Date: July 25, 2010 | Story: Paulette Pearson | Styling: Mandy Keener |
ABC plates don’t just hold food—they also serve up an education. “They were made to teach children about values and life,” says collector Neil Palmer of North Little Rock’s Crystal Hill Antique Mall. Rimmed with the alphabet and decorated with maxims and inspirational sayings, ABC plates transformed every meal into a learning experience.
First produced in the 19th century in Staffordshire, England, they were later fashioned in the United States, mostly in the Ohio region, and contemporary-looking versions are still in production today. Palmer’s white earthenware collection holds true to the plates’ Staffordshire roots, originating in the late 1800s when prominent potters like A. Shaw & Son and J. & G. Meakin exported their goods around the world.
Palmer is most drawn to the valuable lessons his collection teaches. One plate depicts the wise old owl as a schoolteacher. Another, which shows a man plowing a field while his comrade rests, states, “Plough deep while sluggards sleep, and you shall have corn to sell and keep.” Illustrations of animals, as well as childhood games, events, nursery rhymes and pictures from books like “Robinson Crusoe,” are also popular. Religious motifs, although rare, can be found as well.
In addition to simple transfer images, these decorations were sometimes applied through a technique known as polychrome, which means multi-colored. As Palmer explains, “The design was transfer-printed, often not centered since it was done by hand, and then brushed with color before the plate was fired.” Variations of the plates were also made from porcelain, metal, glass and tin.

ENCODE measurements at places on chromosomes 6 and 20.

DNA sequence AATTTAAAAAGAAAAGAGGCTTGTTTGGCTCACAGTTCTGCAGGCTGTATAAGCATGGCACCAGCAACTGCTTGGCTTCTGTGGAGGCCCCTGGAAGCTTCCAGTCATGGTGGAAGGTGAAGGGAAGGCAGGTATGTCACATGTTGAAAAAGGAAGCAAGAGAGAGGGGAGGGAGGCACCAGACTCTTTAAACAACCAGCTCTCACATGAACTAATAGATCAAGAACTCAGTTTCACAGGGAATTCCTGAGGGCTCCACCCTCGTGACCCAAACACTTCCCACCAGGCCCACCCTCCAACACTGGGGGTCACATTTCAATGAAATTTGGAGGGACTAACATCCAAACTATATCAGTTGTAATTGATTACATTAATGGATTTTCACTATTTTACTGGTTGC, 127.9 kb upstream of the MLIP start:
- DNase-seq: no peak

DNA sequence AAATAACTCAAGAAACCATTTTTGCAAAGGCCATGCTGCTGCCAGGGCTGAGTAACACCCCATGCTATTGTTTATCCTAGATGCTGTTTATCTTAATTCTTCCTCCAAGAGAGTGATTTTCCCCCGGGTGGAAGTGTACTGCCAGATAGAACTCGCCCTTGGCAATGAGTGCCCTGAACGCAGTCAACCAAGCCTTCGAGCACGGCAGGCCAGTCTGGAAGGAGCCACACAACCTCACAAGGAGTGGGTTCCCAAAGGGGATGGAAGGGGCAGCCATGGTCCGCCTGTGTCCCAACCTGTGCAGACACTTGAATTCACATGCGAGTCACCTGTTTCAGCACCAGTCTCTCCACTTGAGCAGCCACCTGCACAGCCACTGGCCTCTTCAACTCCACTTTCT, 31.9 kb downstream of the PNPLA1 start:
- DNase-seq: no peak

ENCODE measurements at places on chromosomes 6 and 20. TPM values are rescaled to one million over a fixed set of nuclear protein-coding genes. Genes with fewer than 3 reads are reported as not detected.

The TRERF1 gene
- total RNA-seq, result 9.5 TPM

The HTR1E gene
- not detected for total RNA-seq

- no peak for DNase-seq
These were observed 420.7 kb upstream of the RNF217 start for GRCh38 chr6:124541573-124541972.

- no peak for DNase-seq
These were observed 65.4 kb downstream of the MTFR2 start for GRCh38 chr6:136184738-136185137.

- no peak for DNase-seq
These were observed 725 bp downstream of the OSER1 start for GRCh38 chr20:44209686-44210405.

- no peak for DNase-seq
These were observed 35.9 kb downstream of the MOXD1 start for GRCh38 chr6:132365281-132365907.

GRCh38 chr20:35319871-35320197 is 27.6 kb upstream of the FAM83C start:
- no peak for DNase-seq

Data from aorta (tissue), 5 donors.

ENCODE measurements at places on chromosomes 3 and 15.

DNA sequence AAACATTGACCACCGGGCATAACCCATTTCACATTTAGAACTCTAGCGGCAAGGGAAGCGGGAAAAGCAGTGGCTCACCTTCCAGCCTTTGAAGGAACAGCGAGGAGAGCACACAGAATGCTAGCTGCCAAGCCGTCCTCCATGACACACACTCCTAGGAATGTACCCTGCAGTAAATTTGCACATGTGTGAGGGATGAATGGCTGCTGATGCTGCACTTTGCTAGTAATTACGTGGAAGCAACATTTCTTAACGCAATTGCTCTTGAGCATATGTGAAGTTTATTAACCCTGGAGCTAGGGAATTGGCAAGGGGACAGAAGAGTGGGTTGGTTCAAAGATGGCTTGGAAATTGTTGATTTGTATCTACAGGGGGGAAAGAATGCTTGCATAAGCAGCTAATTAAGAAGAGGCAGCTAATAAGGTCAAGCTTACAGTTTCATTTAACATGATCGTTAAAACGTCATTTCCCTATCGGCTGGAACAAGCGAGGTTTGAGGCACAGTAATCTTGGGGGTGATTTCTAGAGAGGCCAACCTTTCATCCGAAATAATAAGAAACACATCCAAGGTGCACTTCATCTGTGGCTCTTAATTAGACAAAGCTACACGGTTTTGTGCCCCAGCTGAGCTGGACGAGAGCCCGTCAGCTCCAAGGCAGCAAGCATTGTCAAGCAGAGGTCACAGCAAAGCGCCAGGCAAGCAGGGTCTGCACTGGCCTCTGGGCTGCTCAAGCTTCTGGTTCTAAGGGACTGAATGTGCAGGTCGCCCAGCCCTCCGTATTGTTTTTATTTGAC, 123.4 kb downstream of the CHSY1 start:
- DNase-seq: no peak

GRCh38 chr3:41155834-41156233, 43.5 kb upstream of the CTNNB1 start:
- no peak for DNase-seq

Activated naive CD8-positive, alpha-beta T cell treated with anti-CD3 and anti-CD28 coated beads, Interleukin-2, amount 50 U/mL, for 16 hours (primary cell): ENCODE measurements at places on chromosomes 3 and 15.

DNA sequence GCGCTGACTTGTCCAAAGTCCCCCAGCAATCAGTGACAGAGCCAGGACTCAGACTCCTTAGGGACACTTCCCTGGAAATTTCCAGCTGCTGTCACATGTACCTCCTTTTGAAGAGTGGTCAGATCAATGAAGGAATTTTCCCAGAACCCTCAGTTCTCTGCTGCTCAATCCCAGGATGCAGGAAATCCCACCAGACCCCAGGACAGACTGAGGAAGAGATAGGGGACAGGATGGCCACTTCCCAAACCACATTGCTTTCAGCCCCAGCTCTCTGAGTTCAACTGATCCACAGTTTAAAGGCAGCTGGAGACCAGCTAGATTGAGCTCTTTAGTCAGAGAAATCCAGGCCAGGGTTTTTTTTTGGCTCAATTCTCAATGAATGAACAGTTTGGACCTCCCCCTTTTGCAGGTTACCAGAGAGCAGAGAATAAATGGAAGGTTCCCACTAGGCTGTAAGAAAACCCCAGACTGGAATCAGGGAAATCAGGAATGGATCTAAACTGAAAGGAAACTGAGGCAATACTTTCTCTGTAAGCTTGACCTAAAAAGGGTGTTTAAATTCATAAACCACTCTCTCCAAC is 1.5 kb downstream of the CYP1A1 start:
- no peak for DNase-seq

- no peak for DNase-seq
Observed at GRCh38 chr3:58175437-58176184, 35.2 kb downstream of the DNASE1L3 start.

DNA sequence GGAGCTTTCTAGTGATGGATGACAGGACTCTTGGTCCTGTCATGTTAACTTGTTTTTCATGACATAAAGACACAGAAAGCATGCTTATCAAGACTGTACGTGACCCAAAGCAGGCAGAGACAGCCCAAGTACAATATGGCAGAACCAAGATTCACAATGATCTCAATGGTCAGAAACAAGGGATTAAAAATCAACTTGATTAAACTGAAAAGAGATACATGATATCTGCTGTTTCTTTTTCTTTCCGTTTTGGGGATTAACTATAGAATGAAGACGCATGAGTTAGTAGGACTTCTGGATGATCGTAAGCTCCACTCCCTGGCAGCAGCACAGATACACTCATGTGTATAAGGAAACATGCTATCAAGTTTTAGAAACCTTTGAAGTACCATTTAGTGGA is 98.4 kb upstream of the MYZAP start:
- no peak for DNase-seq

Staffordshire plates sell for about $175 apiece, and sometimes much more. “It depends on the uniqueness of the decoration,” Palmer says, “and how much wear and tear the plate has.” The fact that they were made for young children means that they are often found with significant damage, which decreases their value.
But while condition is a key factor in assessing price, Palmer purchases any that “make him smile,” he says, “especially if it has a really appealing look or message.” Many of the sayings were derived from “Poor Richard’s Almanack,” a compilation of sayings written by Benjamin Franklin and known for its extensive use of wordplay.
Twenty years into his collecting and Palmer has learned a valuable lesson himself. Rarely finding more than one ABC plate at a time while scouring Arkansas’ antique stores has taught this avid collector to be patient. “You really have to dig deep,” Palmer says. But, as Benjamin Franklin once stated, “He that can have patience can have what he will.”